Last Tuesday, Katie and I had the honor of being invited to an artists’ reception at the Nu Hotel in downtown Brooklyn. I know, right? What were THEY thinking? We promptly attended, drank all the free wine, and then ate all available vegan hors d’oeuvres, meaning the pile of baby carrots. Then we realized we should probably check out some art. Turns out, our borough produces some right nice pretty-picture-makers.

All of the artists being featured were Brooklyn-based (holla) and their backgrounds, mediums, and aesthetics ranged widely. There was stunning urban portraiture by Tim Okamura, abstract street scenes form Denitza, and old-skool graffiti-style work by Adam Suerte. Defining the atmosphere for the evening was a really superb violin-cello duo that teetered between classical staples and enthusiastically-played punk and metal covers. Their rendition of Fugazi’s “Waiting Room”? Très Magnifique! Oh, and Marty “fugetaboutit” Markowitz was in attendance, though, to judge by his tone and odd, mid-speech topic shift, he was pretty bummed about Aretha Franklin’s recent fall in the tub and resulting Brooklyn concert cancellations. Seriously. He was flashing puppy dog eyes and pretty much fell just short of asking for a group hug from the audience.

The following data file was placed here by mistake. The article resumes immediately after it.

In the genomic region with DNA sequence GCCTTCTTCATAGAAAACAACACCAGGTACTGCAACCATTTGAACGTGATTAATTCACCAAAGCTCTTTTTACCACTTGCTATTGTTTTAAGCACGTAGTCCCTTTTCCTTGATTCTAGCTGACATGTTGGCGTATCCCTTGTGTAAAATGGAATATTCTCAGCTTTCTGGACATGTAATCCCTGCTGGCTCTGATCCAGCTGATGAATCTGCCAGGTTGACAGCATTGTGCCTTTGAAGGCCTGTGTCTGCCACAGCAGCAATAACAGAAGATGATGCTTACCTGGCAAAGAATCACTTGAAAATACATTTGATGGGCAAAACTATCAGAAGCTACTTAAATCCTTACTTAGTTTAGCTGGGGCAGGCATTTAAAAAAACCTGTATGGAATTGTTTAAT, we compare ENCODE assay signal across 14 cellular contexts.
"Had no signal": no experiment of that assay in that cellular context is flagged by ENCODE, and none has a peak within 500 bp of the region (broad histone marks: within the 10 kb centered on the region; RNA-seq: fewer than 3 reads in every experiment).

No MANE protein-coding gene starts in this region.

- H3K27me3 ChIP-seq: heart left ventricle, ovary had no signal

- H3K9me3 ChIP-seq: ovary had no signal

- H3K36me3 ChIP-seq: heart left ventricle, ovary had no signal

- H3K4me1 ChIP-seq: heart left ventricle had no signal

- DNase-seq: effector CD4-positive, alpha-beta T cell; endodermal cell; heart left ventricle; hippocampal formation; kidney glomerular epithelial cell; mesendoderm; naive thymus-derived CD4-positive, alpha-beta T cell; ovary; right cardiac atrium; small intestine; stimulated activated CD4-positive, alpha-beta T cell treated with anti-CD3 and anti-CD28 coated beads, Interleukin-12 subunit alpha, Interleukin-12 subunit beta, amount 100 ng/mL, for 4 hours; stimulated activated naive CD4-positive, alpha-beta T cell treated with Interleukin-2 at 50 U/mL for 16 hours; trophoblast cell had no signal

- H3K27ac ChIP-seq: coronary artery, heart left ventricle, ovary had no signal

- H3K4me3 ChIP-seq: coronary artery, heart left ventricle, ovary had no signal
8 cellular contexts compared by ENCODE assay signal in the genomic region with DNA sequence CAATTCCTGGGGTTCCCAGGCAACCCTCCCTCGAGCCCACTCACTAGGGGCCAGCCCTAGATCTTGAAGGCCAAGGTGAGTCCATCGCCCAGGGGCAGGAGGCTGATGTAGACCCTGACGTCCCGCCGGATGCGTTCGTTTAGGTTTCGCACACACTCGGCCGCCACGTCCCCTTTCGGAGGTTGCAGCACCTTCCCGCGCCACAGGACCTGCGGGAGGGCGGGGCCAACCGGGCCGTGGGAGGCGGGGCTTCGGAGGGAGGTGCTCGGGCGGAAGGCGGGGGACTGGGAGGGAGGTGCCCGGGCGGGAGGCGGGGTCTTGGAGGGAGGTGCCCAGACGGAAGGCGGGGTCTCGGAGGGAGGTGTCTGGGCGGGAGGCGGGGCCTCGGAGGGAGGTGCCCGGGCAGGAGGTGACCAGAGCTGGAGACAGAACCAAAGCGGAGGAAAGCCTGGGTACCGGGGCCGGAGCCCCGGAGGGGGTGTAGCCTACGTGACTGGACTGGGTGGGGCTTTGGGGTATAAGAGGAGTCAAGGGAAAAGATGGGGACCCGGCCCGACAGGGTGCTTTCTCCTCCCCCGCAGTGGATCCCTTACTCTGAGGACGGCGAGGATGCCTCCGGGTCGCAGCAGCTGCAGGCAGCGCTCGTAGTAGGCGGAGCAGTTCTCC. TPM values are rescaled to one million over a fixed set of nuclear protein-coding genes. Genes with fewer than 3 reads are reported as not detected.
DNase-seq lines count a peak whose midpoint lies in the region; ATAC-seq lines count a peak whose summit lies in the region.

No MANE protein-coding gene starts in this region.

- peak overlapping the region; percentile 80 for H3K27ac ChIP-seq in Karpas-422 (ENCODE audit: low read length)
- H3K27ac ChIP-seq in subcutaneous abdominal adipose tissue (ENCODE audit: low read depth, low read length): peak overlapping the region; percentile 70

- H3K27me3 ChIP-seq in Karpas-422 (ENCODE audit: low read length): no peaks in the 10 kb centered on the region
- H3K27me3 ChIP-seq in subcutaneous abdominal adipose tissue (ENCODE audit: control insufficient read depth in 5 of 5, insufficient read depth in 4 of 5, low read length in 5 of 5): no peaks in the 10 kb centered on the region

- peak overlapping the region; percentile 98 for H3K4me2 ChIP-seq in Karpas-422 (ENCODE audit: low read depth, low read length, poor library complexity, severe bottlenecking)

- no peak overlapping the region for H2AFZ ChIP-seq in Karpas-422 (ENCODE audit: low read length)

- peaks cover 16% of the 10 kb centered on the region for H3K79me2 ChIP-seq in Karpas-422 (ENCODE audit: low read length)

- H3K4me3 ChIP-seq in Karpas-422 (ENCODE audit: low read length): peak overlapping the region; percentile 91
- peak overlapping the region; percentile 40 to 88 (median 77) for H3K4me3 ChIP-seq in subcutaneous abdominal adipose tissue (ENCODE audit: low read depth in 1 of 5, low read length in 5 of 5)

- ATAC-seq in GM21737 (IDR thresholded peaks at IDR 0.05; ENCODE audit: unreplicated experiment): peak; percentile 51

But, looking past Marty’s musings and the works of the other fine artists present, one person’s work stood out especially for us—that of one Maria Baraybar (thus the big title at the top there). Her paintings, which we saw when we toured some of the rooms where her work was hung, looked entirely different and refreshingly new to us. According to Maria, who talked a little about her work in person, the paintings we saw were based on images pulled from video stills of things like reality shows and late-night infomercials. A number of the paintings show a strange little character, apparently named Artie, who seems to be peeking into scenes and interpreting the strange happenings around him/her. According to the artist’s bio:

“Peruvian native Maria Baraybar, came to the United States at the age of 8 with white sand in her shoes and a head full of questions. The youngest of an immigrant family moving around in the US shaped a young Baraybar’s sensitivities. Trying to answer those questions through poetry, she found her self-expression through the Visual Arts. A coping mechanism soon turned into a lifeline. Eschewing conventional art school studies, Baraybar opted for broader education, embracing non-traditional channels to creativity.”

You can see a few of Baraybar’s paintings below (the bottom two of which are on display in rooms at Nu) and see more painting work along with journal pages of Artie on Maria’s site. Check it out.

Linked photos by THE SHALTZES (look, that’s us WAY in the background). Below, Untitled—oil on canvas, 48″x48″, 2009; One String—acrylic on wood panel, 20″x30″, 2010; Untitled—oil on canvas, 24″x48″, 2009; all by Maria Baraybar.